Good post, always good to get a person's opinion who has knowledge of how things ought to work. Thanks for this post!
I agree, its always good to het others views and learn.
I too had the same issue with my mini+ where i had to raise the sPinda probe by 1mm because it was hitting -0.2000 too early. this has really helped the quaility of my prints, however my latest challenge is keeping the print from lifting off the steel bed shortly into the print.
....and no, i cant be washing the steel sheet with soapy water like you do with dishes ! as has been a suggested solution elsewhere. i have a dishwasher for that !
People assembling the Kit version of the Mini+ don't have issues with the Pinda height because you adjust this during installation. As far as washing the steel plate goes, I typically wash the plate every 4-5 prints and just do an IPA wipe in between. This cleaning doesn't really take any extra time.
The biggest complaint from the original post seems to revolve around Prusa's decision to go with a Bowden vs. Direct Drive extruder. Obviously they went with a Bowden because they wanted less weight on the carriage. Correct me if I am wrong but less weight typically means faster, quieter, and higher quality prints. I don't think this decision is a flaw but simply a design trade off for a less expensive printer.
As far as inaccuracies caused by "slack" in the Bowden tube, the tube on my Mini+ is extremely rigid and the Pursament filament I'm using fits the tube quite snugly (with no slack). I bet there is slack if a cheaper filament was used with inconsistent thickness. I'm just not seeing these inaccuracies with my printer. I will say that the extruder height/gap issue that is causing some people grief is definitely a valid complaint and something Prusa should fix before shipping any new Mini+ units.
All good discussion.
There are many factors which can influence and the most common already mentioned in the forum. So here I will mention other reasons. Some early versions of Mini had problems with the surface quality of metal sheets.
If you get your first layer torn off (dragged by nozzle) from the bed (assuming you do print on correct https://help.prusa3d.com/en/materials and clean surface with z level calibrated right), then I suggest decreasing printing speed of the first layer to 10mm/s, decrease first layer acceleration to 250mm/s and movement to 70mm/s. So the there is more time for filament to "unstick" from the nozzle. You can also adjust printing speed in your printer menu during printing. Also as I have noted in the first post, you may need to decrease retraction and deretraction to 10mm/s for fine details.
If you get your print torn from the surface after a few layers, please check if your room temperature is not too low, as warping occurs for any material. I do usually cover a printer with a cardboard box (for ASA/ABS all the time) for PETG only if room is cold or printed object is large. On one type of PETG filament I had to turn off cooling fan for the whole print.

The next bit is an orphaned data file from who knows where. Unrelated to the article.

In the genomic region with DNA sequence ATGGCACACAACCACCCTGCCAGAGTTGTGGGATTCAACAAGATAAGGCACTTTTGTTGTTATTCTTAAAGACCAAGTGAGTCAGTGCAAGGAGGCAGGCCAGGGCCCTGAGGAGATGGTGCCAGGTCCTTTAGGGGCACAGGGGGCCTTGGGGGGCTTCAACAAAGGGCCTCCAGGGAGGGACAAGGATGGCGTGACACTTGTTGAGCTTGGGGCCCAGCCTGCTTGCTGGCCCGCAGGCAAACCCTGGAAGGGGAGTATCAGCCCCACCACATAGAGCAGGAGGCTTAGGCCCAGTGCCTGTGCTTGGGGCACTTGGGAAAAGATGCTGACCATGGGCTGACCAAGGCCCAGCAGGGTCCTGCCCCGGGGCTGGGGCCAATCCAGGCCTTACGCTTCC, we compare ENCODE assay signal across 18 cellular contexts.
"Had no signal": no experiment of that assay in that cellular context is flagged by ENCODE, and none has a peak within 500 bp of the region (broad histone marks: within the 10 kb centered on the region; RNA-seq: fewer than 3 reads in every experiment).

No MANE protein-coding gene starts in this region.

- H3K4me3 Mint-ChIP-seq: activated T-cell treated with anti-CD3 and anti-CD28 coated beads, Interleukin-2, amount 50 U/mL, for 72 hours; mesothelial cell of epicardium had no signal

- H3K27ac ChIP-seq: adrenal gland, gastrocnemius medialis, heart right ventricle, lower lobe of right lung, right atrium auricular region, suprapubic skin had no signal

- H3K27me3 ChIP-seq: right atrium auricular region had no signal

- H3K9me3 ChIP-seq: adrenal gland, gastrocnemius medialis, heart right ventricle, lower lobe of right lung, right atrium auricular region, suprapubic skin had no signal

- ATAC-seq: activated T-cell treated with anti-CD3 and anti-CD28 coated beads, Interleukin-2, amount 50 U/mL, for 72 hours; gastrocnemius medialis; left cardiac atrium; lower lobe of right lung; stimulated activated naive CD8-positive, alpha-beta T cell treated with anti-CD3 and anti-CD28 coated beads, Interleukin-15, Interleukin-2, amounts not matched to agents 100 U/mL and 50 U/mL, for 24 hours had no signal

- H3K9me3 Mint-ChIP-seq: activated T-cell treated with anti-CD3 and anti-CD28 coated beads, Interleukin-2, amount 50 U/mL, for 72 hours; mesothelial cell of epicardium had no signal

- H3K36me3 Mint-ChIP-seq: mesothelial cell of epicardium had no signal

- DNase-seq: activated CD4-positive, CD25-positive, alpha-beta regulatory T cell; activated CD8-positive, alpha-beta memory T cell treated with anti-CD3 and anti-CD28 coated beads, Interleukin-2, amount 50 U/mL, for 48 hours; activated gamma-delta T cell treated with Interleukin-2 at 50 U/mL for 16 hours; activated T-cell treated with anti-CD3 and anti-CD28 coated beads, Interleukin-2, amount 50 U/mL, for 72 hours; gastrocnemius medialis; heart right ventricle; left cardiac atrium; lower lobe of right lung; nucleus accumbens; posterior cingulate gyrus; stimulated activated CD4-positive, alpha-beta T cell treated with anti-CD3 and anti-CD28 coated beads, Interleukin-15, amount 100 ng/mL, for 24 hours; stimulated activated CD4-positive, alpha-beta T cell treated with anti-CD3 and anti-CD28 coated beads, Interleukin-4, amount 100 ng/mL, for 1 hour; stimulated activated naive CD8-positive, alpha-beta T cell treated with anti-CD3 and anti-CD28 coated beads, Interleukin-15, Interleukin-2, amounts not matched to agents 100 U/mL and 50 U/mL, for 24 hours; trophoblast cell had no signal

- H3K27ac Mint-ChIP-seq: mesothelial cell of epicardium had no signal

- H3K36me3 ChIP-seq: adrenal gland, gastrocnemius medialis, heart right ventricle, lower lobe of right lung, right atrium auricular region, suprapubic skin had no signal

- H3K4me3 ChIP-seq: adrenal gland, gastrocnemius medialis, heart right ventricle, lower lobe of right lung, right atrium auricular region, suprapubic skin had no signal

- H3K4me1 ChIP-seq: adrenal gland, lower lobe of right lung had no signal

There could be a lot of other things affecting your print (temperatures, flow rates, layer thickness…)
Update: Sometimes small parts warp and get hit by nozzle, knocking the print off. Here I don’t have any clear solution (enclosure?).
Yes, You are right. Mini frame is not meant to have direct drive extruder. The frame is really flimsy – especially between bed and Z axis stand (all screws tightened well). Even with Bowden type extruder it changes Z level a bit under weight of hotend as head moves on X axis. So fast printing is a question. Here I see one solution (a bit questionable) is to change nozzle to 0.6 so it is possible to print with a lower speed and keep volumetric flow the same. However this way the details are lost.
I ordered MINI basically that weekend it was announced out and had one of first units with few quirks unique to first batch (think cable management zipties so tight they broke cables inside the loom). Other than that, it's been OK. I learned to live with some of its quirks, but there are 2 you mentioned which I am critical about and hope for improvement. I fully agree with the need to make XZ connection to Y frame more rigid and not through plastic part; and hotend with PTFE melting at the bottom and shortening in length is another pet peeve.
As for refusing to wash steel sheets ... well, the surface simply requires de-greasing, and washing it with dish soap had been proven to work best so far. Use body wash if you don't have a single drop of dish soap in your household. But don't come back complaining about prints not sticking to surface when people keep telling you what to do but you don't want to do that for whatever reason...?
What are your thoughts on remote drive systems? Would that not give you your direct drive but at an acceptable weight for this type of printer? Or would you find there to be comparable slop to a bowden style?
I have no experience with remote drive systems (remote direct extruder). Logically thinking I would be more concerned about mechanical system slack or elasticity of connection; having in mind that you would need a flexible shaft between stepper motor and extruder (I know that flexible shafts are actually quite rigid to twisting). Thinking further, to minimize the effect of elastic connection and to minimize the torque twist (when shaft tries to rotate the print head), you would need to gear the transfer of torque, so shaft rotates much faster than your stepper motor and then gear the extruder so fast rotation of shaft is transferred back to slow rotation of hob wheel of extruder.
With lower moving mass than direct drive extruder and minimal filament slack they look quite promising for fast and accurate printing.
I see you may not be expiereced with them, but im glad to see how knowledgeable you are on the concept. I havent seen many printers useing remote drive systems. Ive never really know why this is, other than "its different". Or they dont work as well as intended.
I have seen them used on delta printers where weight is absolutely critical.
Heres one provider of a remote drive system. https://flex3drive.com/g5/
Do you think youll attempt installing such a modification onto your mini?
I am not planning to do any upgrades on my Mini any time soon (I am a bit tired of tweaks and this type of upgrade is not on the list).
I have checked the extruder (the link you gave me). It uses worm type reduction on extruder with 40:1 ratio. So mechanically that looks good.
The problem I see is that stepper motor will have to rotate very fast to keep the same retraction and de-retraction speeds. For example if geared bondtech extruder uses 3:1 gearing ratio and E415 steps per 1mm, then after replacement of one extruder with the other (40:1 gearing ratio), stepper will have to rotate (40 / 3 = 13.3 times) faster for the same retraction speeds. E-steps will increase the same number of times (from E415 to E5519). So retraction speeds in slicer should be lowered to limit stepper motor rpm (retraction distance could also be lowered as remote drive needs less retraction than Bowden).